Pairing spice with wine: Steak rub

Mark Hughes Drinks, General, Ideas, Main Courses, Rubs 0 Comments

GUEST POST from Simon Wright: Pairing Spice with wine!

This is the third in a series of guest posts by Simon Wright, manager of a wine shop in Cambridge who we met at a food festival. He wanted to come up with pairings for our spice to give people a better understanding of how different spices work well with wines and craft beers. We’ve been looking forward to pairing a wine with our Steak rub one especially as big, bold reds are among our favourites here at Spice HQ. You can find out more about all-things-wine on his blog and we hope you enjoy experimenting with his suggestions as much as we did!

Steak rub

SteakRubFor me, the key thing we need to look for when pairing a wine with steak is structure. Now, I can easily forgive those who would assume that since wine is a liquid, it is distinctly lacking in structure. However, the different ways certain red wines can feel on our palates can be quite startling. Some reds can come across as being really light and delicate, Pinot Noir* being a classic example of this. Such wines wouldn’t stand up too well to steak; they wouldn’t be able to deal with the texture of the meat and might be sidelined by all the awesomely big flavours from the rub. So a ‘big red’ it has to be and my preference would be a Cabernet Sauvignon, a grape variety I absolutely love! 

Structure found in these full-bodied, rich reds can come from a number of different sources, but for the purposes of matching to steak the most important is ‘tannins’.  Tannins reveal themselves as that dry, grippy feeling on our gums and can be quite off-putting if drinking without food. They come from the grape skins, stalks, and time spent in oak barrels. Cabernet Sauvignon has particularly thick skins, and works well with oak barrels, so tends to produce wines with fairly big tannins. These tannins are going to bind with the proteins in the steak and give us a wine match made in heaven. Furthermore, if the Cabernet has been matured in barrels, all those delicious oaky characters are going to work beautifully with the complex cacao and coffee flavours in the Steak rub.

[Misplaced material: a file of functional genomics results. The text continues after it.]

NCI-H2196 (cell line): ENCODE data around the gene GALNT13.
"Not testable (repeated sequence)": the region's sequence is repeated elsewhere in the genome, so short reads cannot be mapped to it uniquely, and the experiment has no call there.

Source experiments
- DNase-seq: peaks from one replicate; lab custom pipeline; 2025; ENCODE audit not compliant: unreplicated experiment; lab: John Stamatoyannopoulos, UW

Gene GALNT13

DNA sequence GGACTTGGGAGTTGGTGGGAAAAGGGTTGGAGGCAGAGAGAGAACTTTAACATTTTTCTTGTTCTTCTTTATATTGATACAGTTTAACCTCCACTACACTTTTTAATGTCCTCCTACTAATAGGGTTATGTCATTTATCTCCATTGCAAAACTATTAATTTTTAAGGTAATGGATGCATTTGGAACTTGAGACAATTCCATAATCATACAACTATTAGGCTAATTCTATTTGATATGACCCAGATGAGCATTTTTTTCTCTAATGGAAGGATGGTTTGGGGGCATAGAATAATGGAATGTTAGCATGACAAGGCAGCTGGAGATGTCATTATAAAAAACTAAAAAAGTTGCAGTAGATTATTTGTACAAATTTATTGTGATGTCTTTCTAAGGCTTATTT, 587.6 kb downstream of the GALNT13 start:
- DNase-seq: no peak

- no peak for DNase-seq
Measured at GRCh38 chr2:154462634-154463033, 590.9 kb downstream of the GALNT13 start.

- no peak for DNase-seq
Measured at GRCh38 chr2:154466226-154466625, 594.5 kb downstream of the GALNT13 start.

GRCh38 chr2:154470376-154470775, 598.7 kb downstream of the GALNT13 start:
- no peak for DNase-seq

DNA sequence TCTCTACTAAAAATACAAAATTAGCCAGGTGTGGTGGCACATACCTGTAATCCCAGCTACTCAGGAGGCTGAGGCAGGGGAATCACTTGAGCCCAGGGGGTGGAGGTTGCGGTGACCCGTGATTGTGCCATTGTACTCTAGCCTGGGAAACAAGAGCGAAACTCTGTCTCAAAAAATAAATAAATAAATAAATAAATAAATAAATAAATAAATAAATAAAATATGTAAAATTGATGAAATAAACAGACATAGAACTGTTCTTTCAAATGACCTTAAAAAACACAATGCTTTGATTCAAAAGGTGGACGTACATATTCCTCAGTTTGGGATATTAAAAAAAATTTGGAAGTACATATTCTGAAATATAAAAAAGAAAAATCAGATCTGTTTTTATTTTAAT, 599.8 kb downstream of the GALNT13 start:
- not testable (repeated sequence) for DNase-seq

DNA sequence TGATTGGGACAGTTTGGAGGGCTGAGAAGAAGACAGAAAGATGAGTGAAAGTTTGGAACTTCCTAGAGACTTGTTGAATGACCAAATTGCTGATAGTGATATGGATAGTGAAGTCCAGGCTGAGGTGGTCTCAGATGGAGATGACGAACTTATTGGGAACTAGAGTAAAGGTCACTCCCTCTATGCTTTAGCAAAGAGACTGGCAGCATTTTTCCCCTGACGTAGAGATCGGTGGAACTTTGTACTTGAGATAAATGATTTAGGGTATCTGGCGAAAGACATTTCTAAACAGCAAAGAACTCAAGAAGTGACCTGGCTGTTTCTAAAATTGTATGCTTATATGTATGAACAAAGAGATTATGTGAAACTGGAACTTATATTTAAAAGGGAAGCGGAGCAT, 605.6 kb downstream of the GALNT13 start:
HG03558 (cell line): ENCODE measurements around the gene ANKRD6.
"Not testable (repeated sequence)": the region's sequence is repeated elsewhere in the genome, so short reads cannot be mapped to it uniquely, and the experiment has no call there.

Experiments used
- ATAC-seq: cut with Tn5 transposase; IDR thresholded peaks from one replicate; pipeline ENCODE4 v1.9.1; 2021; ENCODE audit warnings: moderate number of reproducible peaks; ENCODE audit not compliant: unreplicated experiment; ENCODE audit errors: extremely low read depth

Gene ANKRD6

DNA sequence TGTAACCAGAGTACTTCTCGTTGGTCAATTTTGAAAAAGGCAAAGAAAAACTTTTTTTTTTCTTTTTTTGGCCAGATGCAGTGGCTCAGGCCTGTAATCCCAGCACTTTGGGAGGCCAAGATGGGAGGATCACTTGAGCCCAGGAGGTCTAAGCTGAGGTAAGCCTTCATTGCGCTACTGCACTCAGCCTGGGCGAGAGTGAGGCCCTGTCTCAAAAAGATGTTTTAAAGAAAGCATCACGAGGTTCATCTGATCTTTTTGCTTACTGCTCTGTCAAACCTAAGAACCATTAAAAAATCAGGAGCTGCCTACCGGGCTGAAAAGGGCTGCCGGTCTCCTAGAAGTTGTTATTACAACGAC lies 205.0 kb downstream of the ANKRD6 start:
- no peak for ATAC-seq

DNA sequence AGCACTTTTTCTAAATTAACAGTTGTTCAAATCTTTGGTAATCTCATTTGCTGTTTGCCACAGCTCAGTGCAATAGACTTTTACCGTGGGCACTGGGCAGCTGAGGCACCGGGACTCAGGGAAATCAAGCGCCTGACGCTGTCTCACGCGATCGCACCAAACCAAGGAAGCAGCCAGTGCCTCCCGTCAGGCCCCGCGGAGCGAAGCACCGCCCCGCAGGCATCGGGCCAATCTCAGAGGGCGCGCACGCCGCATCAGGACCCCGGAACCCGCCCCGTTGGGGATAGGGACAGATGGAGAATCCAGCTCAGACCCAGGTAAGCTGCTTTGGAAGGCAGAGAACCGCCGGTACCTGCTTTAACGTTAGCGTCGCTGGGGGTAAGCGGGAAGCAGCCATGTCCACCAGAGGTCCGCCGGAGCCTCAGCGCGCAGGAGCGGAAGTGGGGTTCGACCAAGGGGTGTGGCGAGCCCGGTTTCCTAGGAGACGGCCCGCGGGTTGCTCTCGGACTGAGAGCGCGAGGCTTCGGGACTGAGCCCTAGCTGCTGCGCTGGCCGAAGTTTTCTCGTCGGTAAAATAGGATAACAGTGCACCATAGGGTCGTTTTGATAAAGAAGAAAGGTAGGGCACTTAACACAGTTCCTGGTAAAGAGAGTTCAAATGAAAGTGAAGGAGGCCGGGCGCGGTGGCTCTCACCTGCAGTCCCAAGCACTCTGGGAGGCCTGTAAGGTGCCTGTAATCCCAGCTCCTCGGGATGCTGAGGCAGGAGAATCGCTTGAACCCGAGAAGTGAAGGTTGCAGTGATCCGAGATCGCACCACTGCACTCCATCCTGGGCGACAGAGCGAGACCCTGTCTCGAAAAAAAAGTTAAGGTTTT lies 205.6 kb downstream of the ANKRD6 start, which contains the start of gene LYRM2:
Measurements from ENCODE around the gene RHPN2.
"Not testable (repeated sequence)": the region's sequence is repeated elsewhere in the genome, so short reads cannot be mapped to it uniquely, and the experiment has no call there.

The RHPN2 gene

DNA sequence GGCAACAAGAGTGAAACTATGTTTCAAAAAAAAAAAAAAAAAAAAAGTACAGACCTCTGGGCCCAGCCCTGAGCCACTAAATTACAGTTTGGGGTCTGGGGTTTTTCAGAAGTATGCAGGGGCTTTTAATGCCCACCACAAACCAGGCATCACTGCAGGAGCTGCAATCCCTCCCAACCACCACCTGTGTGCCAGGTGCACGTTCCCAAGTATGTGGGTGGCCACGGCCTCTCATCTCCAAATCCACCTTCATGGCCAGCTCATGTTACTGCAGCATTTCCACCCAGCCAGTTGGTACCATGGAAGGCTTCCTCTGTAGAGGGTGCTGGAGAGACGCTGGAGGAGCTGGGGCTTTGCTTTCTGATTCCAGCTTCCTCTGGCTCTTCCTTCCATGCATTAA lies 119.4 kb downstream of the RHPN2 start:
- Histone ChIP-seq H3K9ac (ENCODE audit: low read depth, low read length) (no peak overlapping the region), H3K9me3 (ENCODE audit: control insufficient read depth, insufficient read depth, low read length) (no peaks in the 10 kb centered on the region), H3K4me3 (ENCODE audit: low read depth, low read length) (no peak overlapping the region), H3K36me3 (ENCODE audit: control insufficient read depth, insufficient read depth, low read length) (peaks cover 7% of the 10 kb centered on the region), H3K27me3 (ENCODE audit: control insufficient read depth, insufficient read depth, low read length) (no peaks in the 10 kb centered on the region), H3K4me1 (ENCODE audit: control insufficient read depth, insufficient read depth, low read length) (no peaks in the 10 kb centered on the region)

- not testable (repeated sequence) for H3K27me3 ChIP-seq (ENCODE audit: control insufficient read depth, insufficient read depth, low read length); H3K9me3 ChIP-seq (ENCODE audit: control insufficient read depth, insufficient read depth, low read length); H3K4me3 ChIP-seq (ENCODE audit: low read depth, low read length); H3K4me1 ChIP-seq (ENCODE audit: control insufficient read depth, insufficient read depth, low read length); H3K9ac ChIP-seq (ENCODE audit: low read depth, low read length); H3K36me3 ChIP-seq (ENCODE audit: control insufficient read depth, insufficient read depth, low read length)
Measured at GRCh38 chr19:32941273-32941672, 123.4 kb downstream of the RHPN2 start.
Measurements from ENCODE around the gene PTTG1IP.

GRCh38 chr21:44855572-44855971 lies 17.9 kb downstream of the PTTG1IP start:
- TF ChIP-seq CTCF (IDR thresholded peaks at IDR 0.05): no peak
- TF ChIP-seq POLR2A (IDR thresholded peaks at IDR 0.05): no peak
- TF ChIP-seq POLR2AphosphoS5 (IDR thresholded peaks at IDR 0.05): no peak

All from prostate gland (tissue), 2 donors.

When it comes to choosing a Cabernet we have quite the choice as the grape is planted throughout the world. If you want to be traditional go for something from Bordeaux, France. Wines here tend to be blends but look out for properties located on the left bank of the river, from the ‘Medoc’, as these are Cabernet dominated with lots of oakiness and spice. For those looking for a more ‘modern’ interpretation of the grape, I really like Cabernet from Chile or California. Because of the warmer climate these wines are more fruity; lots of ripe blackcurrant and cassis flavours.

As usual, I’d love to hear people’s thoughts on this match, and welcome any questions on finding a good Cabernet, or any ponderings on wine in general.

You can contact me through my blog or via Twitter.

See you next time!

Simon.”

[*A young Pinot Noir can also be served lightly chilled, not quite as cold as you’d serve white but chilled nonetheless, though still pairing it with lighter dishes than steak. Mark]

 

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